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Has your language level plateaued? And are you frustrated?

Taking one step forward and two steps back when trying to leave the plateau is like my current knitting project.

I’m quite good at knitting, with my stitches usually uniformly even.

I’m not good at knitting curved shapes, so my sweaters have straight fronts and backs, straight sleeves and square necklines.

Yup, my strategy is to avoid knitting anything shaped.

Recently, I’ve been knitting a special scarf as a birthday present for a friend. Should be sweet, but it’s driving me up the wall.

There were 7 false starts. I keep making mistakes in the pattern and dropping stitches. I’ve had to unpick rows again and yet again. The yarn is finnicky, it’s constantly splitting, and when will that jolly ball of wool ever end?

It feels like this knitting is jinxed.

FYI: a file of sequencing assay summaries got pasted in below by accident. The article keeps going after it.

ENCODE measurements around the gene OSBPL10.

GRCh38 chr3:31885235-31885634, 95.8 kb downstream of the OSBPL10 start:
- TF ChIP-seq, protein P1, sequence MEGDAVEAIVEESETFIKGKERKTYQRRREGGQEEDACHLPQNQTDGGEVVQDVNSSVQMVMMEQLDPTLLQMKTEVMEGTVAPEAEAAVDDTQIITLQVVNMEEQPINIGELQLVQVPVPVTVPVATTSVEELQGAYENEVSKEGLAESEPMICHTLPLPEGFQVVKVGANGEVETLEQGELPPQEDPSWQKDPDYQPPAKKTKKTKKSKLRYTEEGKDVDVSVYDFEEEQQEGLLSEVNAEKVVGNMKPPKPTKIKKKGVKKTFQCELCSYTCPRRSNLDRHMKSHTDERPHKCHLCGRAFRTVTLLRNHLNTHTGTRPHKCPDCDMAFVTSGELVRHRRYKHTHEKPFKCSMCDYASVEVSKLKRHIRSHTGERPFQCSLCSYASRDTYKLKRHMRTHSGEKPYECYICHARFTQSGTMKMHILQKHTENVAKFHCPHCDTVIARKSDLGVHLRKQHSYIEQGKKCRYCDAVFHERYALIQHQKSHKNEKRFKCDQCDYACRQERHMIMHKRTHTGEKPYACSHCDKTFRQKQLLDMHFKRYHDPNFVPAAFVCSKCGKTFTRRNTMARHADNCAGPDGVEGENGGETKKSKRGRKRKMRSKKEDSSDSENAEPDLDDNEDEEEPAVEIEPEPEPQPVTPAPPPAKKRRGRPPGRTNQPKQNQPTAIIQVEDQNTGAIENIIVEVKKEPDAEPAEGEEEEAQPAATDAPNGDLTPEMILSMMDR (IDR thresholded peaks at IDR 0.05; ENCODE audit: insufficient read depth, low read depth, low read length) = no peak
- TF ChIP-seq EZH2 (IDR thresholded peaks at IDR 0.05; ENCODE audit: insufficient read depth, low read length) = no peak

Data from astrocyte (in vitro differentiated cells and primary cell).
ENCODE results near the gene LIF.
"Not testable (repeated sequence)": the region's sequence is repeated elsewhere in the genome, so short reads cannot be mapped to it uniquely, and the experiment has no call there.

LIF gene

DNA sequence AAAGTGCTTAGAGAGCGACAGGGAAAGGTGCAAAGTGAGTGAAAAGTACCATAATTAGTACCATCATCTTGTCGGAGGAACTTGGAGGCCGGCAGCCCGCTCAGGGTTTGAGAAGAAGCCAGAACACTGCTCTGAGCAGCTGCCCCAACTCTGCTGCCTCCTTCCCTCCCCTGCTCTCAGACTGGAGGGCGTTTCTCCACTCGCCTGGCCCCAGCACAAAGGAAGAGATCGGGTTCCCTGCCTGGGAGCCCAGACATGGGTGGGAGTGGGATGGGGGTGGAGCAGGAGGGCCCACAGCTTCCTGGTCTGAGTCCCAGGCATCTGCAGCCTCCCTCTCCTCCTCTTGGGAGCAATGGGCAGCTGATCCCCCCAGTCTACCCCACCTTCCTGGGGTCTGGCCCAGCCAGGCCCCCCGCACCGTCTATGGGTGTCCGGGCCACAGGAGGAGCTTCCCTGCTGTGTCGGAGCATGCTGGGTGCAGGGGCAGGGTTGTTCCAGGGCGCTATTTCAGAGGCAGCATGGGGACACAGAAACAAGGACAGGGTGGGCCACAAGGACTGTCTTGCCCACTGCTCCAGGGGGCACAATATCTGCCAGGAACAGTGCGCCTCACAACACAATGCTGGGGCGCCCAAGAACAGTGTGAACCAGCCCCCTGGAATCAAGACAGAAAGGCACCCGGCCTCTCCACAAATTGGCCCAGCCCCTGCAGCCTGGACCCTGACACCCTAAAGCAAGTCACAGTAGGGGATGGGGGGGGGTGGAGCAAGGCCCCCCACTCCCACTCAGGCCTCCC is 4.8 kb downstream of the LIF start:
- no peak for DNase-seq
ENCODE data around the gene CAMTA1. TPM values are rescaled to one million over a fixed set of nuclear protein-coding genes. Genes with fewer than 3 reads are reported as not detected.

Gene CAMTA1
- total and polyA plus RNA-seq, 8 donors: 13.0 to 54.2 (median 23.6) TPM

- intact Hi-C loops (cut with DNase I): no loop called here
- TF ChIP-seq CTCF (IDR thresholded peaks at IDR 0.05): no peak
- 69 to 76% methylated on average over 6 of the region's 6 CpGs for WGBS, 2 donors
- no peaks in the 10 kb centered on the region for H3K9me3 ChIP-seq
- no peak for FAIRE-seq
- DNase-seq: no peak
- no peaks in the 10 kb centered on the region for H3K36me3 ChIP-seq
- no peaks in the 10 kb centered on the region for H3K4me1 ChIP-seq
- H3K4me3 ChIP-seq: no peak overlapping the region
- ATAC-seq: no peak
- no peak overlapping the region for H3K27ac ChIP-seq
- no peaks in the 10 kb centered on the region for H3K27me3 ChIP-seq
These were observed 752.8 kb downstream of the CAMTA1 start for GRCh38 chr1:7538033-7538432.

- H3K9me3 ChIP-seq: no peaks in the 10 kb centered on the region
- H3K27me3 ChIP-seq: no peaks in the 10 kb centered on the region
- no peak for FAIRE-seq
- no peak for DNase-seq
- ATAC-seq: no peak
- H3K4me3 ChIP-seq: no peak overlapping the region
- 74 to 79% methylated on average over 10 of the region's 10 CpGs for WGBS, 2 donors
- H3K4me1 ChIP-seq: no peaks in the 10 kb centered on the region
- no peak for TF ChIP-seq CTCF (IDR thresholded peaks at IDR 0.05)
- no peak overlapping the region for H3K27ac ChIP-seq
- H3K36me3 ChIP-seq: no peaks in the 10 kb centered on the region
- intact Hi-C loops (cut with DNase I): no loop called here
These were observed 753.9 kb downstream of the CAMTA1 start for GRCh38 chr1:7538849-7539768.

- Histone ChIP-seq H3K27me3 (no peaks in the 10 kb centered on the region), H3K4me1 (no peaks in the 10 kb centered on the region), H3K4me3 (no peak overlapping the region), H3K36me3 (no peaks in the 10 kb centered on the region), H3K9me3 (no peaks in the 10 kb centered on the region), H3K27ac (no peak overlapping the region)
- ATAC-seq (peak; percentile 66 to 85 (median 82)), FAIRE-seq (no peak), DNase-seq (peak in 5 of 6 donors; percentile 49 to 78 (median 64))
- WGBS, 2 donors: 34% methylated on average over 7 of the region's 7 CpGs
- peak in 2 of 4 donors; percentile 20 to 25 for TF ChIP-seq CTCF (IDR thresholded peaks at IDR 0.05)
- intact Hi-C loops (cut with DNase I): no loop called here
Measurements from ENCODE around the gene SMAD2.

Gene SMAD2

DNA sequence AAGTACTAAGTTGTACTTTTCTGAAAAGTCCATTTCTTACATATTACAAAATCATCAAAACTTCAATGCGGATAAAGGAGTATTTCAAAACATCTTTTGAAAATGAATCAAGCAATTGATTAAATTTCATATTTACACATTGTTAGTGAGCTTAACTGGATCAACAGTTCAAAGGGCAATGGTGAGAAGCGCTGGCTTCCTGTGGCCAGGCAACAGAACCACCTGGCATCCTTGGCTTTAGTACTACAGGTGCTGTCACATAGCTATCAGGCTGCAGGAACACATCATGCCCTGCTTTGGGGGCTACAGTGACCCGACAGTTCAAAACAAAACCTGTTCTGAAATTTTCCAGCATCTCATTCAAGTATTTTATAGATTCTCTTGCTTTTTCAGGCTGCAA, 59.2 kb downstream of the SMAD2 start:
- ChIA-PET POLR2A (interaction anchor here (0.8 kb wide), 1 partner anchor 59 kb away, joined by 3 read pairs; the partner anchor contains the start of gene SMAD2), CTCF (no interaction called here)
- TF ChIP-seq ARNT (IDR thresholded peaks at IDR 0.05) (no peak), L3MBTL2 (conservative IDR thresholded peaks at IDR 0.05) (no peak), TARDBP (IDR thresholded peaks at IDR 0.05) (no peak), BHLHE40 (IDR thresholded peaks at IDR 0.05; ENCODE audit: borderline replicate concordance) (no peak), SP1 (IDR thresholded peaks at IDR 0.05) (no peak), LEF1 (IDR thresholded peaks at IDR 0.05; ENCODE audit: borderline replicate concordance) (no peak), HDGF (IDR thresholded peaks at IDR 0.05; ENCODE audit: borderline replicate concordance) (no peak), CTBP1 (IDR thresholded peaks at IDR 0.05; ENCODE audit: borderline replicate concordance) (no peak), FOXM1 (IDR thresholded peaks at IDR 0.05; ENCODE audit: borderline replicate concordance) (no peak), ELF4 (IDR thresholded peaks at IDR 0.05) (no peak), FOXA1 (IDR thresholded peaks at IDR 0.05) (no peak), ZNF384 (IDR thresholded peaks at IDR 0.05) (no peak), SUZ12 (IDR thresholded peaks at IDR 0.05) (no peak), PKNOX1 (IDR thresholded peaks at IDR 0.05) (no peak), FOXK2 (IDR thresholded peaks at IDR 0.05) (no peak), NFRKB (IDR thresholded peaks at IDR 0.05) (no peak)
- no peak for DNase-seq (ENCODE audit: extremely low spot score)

And it reminds me of being stuck on the plateau when learning a language.

That place where your professional English is good enough to do what you need to do, although sometimes you notice that you can’t find the right way to express exactly what you mean.


But you can communicate ok, so why make the effort of getting better?

Because wouldn’t it be cool to quickly find the precise word you’re looking for?

Aren’t you tempted by being able to write a concise email in no time?

How about finally doing that presentation you’ve been putting off?

All this is doable using the snowball strategy – short and simple exercises done most days.

Ready to give it a go?

And if you’d like support in getting your professional English unstuck, I can help you.

BTW when I finally finish this scarf, I’m going to try knitting something with curves.

Get a free taste of how we can work together to get your professional English unstuck when you sign up for email alerts.

© Christina Wielgolawski